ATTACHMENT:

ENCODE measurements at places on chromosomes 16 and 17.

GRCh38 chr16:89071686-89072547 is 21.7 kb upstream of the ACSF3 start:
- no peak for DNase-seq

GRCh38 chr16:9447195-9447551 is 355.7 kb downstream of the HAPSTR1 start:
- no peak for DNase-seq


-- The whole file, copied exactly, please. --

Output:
ENCODE measurements at places on chromosomes 16 and 17.

GRCh38 chr16:89071686-89072547 is 21.7 kb upstream of the ACSF3 start:
- no peak for DNase-seq

GRCh38 chr16:9447195-9447551 is 355.7 kb downstream of the HAPSTR1 start:
- no peak for DNase-seq